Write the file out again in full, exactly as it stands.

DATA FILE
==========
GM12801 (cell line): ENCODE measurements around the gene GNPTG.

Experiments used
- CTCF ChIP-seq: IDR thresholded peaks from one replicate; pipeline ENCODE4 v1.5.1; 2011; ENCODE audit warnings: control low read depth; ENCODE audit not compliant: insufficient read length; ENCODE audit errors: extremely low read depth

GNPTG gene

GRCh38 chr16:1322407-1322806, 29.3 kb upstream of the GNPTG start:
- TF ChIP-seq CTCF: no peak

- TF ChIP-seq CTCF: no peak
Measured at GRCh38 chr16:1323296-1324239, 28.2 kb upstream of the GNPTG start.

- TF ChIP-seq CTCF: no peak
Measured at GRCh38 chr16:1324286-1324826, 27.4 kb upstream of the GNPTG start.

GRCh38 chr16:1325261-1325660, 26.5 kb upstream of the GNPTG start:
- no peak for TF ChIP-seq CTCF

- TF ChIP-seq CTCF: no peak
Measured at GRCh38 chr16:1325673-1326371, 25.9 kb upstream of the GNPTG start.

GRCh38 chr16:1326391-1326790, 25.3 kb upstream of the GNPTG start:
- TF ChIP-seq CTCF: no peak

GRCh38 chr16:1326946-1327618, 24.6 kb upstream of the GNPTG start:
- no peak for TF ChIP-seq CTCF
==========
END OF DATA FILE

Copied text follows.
GM12801 (cell line): ENCODE measurements around the gene GNPTG.

Experiments used
- CTCF ChIP-seq: IDR thresholded peaks from one replicate; pipeline ENCODE4 v1.5.1; 2011; ENCODE audit warnings: control low read depth; ENCODE audit not compliant: insufficient read length; ENCODE audit errors: extremely low read depth

GNPTG gene

GRCh38 chr16:1322407-1322806, 29.3 kb upstream of the GNPTG start:
- TF ChIP-seq CTCF: no peak

- TF ChIP-seq CTCF: no peak
Measured at GRCh38 chr16:1323296-1324239, 28.2 kb upstream of the GNPTG start.

- TF ChIP-seq CTCF: no peak
Measured at GRCh38 chr16:1324286-1324826, 27.4 kb upstream of the GNPTG start.

GRCh38 chr16:1325261-1325660, 26.5 kb upstream of the GNPTG start:
- no peak for TF ChIP-seq CTCF

- TF ChIP-seq CTCF: no peak
Measured at GRCh38 chr16:1325673-1326371, 25.9 kb upstream of the GNPTG start.

GRCh38 chr16:1326391-1326790, 25.3 kb upstream of the GNPTG start:
- TF ChIP-seq CTCF: no peak

GRCh38 chr16:1326946-1327618, 24.6 kb upstream of the GNPTG start:
- no peak for TF ChIP-seq CTCF